‘Quiet Quitting’: It’s A New Trend Of Doing Bare Minimum Work And Gen Z’s Are At The Heart Of It

Nearly 1/4 of Americans are doing it, contributing to inflation and layoffs

The Post Millennial

(PM.) On July 25th, a man posted a video of himself on TikTok lazily slumped in a subway station, masked, as he began to speak on “quiet quitting,” an old-is-new excuse to rationalize accomplishing the bare minimum at a person’s place of employment. It’s catching on with Gen Zers and it’s also contributing to inflation and layoffs.

With a voice reflecting his flaccid posture, TikTok user zaidleppelin said, “I recently learned about this term called ‘quiet quitting’ where you’re not outright quitting your job but you’re quitting the idea of going above and beyond. You’re still performing your duties but you’re no longer subscribing to the hustle culture mentality that work has to be your life.”


According to a Resume Builder survey, 21 percent of Americans are ‘quiet quitting.’

NPR reports that media consultant and Substack writer Ed Zitron believes the term has been born into reality because American companies exploit their employees’ labor.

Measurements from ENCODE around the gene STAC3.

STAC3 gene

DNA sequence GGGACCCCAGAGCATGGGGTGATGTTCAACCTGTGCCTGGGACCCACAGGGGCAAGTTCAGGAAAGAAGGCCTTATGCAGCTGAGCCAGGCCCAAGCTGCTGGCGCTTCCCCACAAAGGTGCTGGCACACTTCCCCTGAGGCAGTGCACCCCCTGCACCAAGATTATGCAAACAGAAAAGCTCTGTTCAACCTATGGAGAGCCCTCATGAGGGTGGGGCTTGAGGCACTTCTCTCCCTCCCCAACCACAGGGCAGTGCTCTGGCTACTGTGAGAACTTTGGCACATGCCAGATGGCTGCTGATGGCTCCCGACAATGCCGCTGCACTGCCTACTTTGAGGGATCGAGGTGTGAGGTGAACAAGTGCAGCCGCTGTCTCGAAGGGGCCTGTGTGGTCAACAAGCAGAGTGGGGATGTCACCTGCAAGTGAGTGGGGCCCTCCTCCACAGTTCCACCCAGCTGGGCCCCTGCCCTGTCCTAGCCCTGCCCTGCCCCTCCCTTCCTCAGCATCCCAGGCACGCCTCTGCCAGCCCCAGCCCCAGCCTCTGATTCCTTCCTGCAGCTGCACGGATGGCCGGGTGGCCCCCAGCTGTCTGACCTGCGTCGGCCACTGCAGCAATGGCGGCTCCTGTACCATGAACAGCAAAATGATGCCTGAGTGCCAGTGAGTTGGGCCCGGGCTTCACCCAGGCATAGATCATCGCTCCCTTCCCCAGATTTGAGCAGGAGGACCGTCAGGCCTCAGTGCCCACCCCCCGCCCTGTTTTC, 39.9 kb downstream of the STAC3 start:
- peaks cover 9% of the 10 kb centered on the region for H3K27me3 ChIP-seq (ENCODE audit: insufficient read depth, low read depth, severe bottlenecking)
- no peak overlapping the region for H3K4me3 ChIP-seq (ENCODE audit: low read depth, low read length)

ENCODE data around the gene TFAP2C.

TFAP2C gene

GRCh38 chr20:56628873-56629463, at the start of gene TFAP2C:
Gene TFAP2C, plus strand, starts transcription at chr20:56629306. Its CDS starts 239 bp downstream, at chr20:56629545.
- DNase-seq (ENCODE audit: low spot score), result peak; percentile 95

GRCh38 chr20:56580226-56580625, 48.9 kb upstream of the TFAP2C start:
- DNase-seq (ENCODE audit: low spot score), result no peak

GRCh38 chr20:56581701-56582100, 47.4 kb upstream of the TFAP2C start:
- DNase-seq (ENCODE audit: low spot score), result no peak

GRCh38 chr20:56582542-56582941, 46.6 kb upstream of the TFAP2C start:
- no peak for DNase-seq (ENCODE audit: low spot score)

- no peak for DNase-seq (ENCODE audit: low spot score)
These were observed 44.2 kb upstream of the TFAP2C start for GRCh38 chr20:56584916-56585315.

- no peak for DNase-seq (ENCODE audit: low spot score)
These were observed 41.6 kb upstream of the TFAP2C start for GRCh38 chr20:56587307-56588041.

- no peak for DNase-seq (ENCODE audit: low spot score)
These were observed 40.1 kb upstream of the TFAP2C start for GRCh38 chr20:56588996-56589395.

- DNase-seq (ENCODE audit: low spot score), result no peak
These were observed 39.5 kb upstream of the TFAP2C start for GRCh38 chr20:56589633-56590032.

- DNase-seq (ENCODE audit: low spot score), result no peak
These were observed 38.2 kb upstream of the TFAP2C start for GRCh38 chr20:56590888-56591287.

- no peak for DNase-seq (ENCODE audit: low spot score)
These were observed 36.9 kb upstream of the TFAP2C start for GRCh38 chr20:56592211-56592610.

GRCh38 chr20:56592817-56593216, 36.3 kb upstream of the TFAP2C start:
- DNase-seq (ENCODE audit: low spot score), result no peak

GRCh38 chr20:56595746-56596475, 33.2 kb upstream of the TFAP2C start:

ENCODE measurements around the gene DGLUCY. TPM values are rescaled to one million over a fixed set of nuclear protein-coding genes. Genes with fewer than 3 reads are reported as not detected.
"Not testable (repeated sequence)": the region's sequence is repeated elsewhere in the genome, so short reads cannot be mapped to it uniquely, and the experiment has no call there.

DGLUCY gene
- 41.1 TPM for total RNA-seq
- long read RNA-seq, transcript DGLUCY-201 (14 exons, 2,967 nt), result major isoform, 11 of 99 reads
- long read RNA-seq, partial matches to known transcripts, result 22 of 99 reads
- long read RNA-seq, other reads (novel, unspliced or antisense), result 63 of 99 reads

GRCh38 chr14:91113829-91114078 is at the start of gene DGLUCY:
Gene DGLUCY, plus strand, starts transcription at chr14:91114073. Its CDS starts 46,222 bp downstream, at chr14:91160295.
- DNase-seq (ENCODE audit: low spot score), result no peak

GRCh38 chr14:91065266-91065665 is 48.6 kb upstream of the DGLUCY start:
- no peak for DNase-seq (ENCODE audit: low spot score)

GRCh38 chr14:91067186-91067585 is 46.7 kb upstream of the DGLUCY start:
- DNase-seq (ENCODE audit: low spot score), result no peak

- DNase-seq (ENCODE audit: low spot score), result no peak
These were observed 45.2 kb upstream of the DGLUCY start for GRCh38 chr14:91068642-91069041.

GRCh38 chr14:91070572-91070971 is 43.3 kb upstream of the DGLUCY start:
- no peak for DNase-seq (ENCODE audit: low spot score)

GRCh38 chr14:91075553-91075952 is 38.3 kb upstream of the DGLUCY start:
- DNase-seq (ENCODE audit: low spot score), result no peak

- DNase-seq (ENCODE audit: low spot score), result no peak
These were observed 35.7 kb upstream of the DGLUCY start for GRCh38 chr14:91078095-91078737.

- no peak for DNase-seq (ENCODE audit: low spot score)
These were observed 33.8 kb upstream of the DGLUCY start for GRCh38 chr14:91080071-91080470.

Zitron said, “The term ‘quiet quitting’ is so offensive, because it suggests that people that do their work have somehow quit their job, framing workers as some sort of villain in an equation where they’re doing exactly what they were told.”

Examples of quiet quitters include Daniella Flores, a former IT worker at a financial company. According to CNBC, Flores goes by “they/them” pronouns and “quiet quit” in June of 2021, only to then outright quit to pursue blogging more and to find unspecific creative endeavors.

In the original TikTik, quiet quitter zaidleppelin spent his newly gained leisure time trying to touch bubbles made from a children’s bubble toy.

Yahoo News reports on a quiet quitter, TikTok user millenialmsfrizz, who said she has no intention of taking on any “extra responsibility without extra compensation.” She’s a teacher.

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